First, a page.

This is the road to the ghost mining town of Animas Forks.
"The town's first log cabin was built in 1873 and by 1876 the community had become a bustling mining community. At that time the town contained 30 cabins, a hotel, a general store, a saloon, and a post office. By 1883 450 people lived in Animas Forks and in 1882 a newspaper, the Animas Forks Pioneer, began publication and lasted until October 1886. Every fall the residents of Animas Forks migrated en masse to the warmer town of Silverton. In 1884 a 23 day blizzard inundated the town with 25 feet (7.6 m) of snow, the residents had to dig tunnels to get from building to building. Mining, speculation and processing mills helped Animas Forks grow."
It began to snow while we were there.
"When mining profits began to decline investment in Animas Forks was no longer justified and although mining made a brief 1904 rebound with the construction of the Gold Prince Mill, the town's mining days were nearing an end. A rail line ran through the area and also restimulated interest in mining in the community but the railroad never reached its expectations. The Gold Prince Mill closed in 1910 and in 1917 most of the mill's major parts were removed for a new facility in Eureka. The mill's dismantling signaled the beginning of the end for Animas Forks and the town was a ghost town by the 1920s."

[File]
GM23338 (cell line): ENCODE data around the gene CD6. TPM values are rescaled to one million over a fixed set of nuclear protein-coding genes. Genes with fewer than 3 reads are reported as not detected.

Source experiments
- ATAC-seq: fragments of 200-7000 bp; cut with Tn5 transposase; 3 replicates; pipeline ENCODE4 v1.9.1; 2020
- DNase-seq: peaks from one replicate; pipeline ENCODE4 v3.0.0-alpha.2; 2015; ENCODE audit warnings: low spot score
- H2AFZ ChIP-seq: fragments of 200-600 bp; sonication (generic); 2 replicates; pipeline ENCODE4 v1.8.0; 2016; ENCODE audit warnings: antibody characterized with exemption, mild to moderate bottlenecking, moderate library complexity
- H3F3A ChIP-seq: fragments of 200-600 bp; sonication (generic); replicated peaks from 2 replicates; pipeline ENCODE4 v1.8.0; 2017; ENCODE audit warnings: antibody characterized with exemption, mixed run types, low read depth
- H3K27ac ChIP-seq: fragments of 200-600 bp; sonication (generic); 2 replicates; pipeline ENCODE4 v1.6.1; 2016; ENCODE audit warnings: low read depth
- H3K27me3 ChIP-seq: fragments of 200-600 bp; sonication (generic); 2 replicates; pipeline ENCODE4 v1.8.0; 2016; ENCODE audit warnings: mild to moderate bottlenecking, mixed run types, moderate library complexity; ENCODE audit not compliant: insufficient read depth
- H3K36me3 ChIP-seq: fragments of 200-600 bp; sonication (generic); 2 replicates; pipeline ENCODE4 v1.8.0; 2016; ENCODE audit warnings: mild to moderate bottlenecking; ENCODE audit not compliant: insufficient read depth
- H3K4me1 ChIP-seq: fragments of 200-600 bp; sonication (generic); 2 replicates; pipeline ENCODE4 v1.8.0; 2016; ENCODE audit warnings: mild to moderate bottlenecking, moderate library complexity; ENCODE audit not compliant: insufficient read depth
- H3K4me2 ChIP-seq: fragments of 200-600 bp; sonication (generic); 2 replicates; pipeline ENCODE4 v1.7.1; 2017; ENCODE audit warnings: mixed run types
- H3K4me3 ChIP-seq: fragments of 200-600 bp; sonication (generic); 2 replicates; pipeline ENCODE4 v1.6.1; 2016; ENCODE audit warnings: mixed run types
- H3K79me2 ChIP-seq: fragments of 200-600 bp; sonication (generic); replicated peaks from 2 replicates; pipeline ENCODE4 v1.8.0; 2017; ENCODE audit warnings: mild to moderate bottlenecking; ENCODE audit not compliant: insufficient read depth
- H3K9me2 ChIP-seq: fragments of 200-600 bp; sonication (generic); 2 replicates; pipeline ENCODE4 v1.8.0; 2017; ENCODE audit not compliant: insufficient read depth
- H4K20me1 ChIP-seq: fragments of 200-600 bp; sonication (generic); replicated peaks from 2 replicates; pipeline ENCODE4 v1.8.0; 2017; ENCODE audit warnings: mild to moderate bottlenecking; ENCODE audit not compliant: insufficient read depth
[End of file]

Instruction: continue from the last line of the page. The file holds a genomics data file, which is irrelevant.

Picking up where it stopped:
The indoor toilet - one for papa, one for mama, and one for the children.
We left Silverton after the train did, but it travels pretty slow. We got this view from the top of the ridge.
We walked around until we heard the train whistle. Then we beat the passengers to "Ken and Sue's", a nice restaurant.